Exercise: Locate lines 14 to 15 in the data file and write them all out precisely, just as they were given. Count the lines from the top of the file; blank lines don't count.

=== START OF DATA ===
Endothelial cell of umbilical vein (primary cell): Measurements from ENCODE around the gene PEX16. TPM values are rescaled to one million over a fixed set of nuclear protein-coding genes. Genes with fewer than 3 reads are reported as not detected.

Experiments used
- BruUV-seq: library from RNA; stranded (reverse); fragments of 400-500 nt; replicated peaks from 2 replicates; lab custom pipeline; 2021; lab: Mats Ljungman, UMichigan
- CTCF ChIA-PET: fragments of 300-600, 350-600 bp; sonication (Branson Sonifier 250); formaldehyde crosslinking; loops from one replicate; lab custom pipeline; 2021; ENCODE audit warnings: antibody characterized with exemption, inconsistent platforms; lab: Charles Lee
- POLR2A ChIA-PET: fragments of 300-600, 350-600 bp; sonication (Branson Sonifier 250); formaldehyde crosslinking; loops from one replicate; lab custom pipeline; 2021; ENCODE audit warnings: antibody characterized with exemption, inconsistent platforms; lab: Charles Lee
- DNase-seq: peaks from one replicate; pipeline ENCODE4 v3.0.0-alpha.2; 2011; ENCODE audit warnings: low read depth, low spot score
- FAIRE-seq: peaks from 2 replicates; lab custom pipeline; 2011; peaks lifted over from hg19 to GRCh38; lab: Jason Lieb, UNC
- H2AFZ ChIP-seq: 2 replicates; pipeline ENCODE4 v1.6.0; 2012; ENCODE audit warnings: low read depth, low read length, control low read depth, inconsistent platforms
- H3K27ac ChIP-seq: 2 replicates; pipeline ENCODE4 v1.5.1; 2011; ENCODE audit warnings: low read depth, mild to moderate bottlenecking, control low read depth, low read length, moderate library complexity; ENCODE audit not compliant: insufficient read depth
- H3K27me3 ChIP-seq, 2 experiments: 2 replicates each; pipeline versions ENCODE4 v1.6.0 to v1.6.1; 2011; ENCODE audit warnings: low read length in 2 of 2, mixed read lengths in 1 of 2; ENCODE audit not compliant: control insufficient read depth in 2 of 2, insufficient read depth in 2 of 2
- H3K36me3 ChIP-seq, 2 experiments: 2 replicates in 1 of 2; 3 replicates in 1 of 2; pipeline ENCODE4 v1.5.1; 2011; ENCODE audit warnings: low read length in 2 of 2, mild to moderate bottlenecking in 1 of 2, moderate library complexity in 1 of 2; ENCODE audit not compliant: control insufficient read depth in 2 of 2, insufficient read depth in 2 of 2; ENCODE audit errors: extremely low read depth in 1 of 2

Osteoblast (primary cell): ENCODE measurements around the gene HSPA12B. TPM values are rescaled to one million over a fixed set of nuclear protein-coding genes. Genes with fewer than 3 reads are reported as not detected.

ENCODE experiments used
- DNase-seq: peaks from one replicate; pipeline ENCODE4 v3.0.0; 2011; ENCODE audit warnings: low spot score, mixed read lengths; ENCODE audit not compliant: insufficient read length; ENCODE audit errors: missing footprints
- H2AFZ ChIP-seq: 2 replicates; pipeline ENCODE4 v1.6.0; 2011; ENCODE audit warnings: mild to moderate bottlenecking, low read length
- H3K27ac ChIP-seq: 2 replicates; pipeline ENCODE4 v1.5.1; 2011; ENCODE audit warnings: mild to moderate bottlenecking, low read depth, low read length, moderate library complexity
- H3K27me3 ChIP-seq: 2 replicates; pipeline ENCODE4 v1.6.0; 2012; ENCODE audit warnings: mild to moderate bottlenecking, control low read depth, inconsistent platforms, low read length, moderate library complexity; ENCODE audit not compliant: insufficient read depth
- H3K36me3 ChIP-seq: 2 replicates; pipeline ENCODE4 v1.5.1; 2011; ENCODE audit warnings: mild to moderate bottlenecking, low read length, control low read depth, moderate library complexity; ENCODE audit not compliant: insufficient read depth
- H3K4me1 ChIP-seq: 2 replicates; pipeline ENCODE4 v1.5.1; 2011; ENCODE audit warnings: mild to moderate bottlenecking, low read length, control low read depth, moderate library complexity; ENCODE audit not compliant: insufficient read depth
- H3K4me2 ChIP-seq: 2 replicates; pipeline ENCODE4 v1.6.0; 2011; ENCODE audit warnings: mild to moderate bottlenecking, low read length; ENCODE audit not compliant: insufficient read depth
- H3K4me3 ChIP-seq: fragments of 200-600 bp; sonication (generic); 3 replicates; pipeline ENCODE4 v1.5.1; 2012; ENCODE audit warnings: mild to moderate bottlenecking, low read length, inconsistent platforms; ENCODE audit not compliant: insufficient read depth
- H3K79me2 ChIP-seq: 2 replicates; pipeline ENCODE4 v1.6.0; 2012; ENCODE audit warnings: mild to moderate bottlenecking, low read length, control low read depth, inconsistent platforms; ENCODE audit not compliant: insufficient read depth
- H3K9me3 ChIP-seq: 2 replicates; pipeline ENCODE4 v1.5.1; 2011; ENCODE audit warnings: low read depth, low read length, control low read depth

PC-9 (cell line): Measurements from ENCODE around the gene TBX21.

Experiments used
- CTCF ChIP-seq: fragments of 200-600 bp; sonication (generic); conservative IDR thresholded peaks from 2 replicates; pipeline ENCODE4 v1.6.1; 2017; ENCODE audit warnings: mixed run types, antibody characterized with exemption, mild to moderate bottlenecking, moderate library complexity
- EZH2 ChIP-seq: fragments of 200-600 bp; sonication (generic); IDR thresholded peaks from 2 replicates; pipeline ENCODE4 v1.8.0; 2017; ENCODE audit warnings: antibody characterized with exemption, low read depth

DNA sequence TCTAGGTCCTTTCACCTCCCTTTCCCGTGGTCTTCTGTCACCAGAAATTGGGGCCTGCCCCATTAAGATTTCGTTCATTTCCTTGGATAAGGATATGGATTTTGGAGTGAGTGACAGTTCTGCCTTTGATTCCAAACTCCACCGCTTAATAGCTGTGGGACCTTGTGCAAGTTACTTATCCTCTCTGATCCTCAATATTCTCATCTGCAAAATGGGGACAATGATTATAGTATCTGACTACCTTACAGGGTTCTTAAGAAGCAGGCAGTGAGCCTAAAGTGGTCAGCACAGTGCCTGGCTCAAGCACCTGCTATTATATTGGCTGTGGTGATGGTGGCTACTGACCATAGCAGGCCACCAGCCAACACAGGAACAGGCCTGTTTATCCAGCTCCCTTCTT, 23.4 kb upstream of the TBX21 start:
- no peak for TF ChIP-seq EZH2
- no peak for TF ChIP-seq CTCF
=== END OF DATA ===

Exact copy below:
- DNase-seq: peaks from one replicate; pipeline ENCODE4 v3.0.0; 2011; ENCODE audit warnings: low spot score, mixed read lengths; ENCODE audit not compliant: insufficient read length; ENCODE audit errors: missing footprints
- H2AFZ ChIP-seq: 2 replicates; pipeline ENCODE4 v1.6.0; 2011; ENCODE audit warnings: mild to moderate bottlenecking, low read length